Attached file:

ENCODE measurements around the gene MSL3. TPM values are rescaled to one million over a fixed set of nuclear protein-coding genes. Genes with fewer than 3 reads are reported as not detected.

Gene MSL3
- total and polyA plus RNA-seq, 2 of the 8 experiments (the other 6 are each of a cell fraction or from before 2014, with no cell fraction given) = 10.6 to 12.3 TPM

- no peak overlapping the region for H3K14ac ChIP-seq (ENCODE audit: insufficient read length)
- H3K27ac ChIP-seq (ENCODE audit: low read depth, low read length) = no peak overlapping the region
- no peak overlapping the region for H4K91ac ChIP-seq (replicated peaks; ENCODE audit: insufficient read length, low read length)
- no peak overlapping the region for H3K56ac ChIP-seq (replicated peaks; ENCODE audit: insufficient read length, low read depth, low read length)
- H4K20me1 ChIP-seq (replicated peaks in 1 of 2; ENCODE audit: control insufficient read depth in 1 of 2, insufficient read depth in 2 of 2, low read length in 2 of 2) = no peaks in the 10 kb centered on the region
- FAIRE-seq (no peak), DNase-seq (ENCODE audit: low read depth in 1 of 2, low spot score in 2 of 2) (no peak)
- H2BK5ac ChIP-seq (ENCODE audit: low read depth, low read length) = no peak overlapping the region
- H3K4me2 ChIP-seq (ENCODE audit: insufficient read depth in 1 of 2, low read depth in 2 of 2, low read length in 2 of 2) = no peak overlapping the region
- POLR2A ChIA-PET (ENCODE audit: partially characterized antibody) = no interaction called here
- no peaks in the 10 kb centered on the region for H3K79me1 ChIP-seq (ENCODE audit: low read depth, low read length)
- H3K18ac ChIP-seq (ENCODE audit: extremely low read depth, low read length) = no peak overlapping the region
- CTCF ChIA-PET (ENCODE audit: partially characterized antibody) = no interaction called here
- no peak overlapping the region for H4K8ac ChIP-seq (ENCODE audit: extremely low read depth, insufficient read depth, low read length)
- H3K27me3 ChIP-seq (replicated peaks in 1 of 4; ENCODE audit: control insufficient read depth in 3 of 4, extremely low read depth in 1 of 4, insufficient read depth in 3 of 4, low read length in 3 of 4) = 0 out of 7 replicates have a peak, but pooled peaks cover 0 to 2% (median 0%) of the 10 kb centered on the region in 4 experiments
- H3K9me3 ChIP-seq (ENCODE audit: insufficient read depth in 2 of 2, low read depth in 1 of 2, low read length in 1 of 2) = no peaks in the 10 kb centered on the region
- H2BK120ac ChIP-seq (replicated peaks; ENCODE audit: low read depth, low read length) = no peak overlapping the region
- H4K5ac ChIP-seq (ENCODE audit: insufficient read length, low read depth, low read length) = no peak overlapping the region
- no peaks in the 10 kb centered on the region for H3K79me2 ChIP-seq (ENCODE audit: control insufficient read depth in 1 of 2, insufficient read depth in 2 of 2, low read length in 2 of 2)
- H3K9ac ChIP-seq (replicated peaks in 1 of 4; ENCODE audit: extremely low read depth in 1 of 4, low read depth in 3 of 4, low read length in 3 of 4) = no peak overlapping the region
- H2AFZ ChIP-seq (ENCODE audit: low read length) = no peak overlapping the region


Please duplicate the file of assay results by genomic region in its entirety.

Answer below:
ENCODE measurements around the gene MSL3. TPM values are rescaled to one million over a fixed set of nuclear protein-coding genes. Genes with fewer than 3 reads are reported as not detected.

Gene MSL3
- total and polyA plus RNA-seq, 2 of the 8 experiments (the other 6 are each of a cell fraction or from before 2014, with no cell fraction given) = 10.6 to 12.3 TPM

- no peak overlapping the region for H3K14ac ChIP-seq (ENCODE audit: insufficient read length)
- H3K27ac ChIP-seq (ENCODE audit: low read depth, low read length) = no peak overlapping the region
- no peak overlapping the region for H4K91ac ChIP-seq (replicated peaks; ENCODE audit: insufficient read length, low read length)
- no peak overlapping the region for H3K56ac ChIP-seq (replicated peaks; ENCODE audit: insufficient read length, low read depth, low read length)
- H4K20me1 ChIP-seq (replicated peaks in 1 of 2; ENCODE audit: control insufficient read depth in 1 of 2, insufficient read depth in 2 of 2, low read length in 2 of 2) = no peaks in the 10 kb centered on the region
- FAIRE-seq (no peak), DNase-seq (ENCODE audit: low read depth in 1 of 2, low spot score in 2 of 2) (no peak)
- H2BK5ac ChIP-seq (ENCODE audit: low read depth, low read length) = no peak overlapping the region
- H3K4me2 ChIP-seq (ENCODE audit: insufficient read depth in 1 of 2, low read depth in 2 of 2, low read length in 2 of 2) = no peak overlapping the region
- POLR2A ChIA-PET (ENCODE audit: partially characterized antibody) = no interaction called here
- no peaks in the 10 kb centered on the region for H3K79me1 ChIP-seq (ENCODE audit: low read depth, low read length)
- H3K18ac ChIP-seq (ENCODE audit: extremely low read depth, low read length) = no peak overlapping the region
- CTCF ChIA-PET (ENCODE audit: partially characterized antibody) = no interaction called here
- no peak overlapping the region for H4K8ac ChIP-seq (ENCODE audit: extremely low read depth, insufficient read depth, low read length)
- H3K27me3 ChIP-seq (replicated peaks in 1 of 4; ENCODE audit: control insufficient read depth in 3 of 4, extremely low read depth in 1 of 4, insufficient read depth in 3 of 4, low read length in 3 of 4) = 0 out of 7 replicates have a peak, but pooled peaks cover 0 to 2% (median 0%) of the 10 kb centered on the region in 4 experiments
- H3K9me3 ChIP-seq (ENCODE audit: insufficient read depth in 2 of 2, low read depth in 1 of 2, low read length in 1 of 2) = no peaks in the 10 kb centered on the region
- H2BK120ac ChIP-seq (replicated peaks; ENCODE audit: low read depth, low read length) = no peak overlapping the region
- H4K5ac ChIP-seq (ENCODE audit: insufficient read length, low read depth, low read length) = no peak overlapping the region
- no peaks in the 10 kb centered on the region for H3K79me2 ChIP-seq (ENCODE audit: control insufficient read depth in 1 of 2, insufficient read depth in 2 of 2, low read length in 2 of 2)
- H3K9ac ChIP-seq (replicated peaks in 1 of 4; ENCODE audit: extremely low read depth in 1 of 4, low read depth in 3 of 4, low read length in 3 of 4) = no peak overlapping the region
- H2AFZ ChIP-seq (ENCODE audit: low read length) = no peak overlapping the region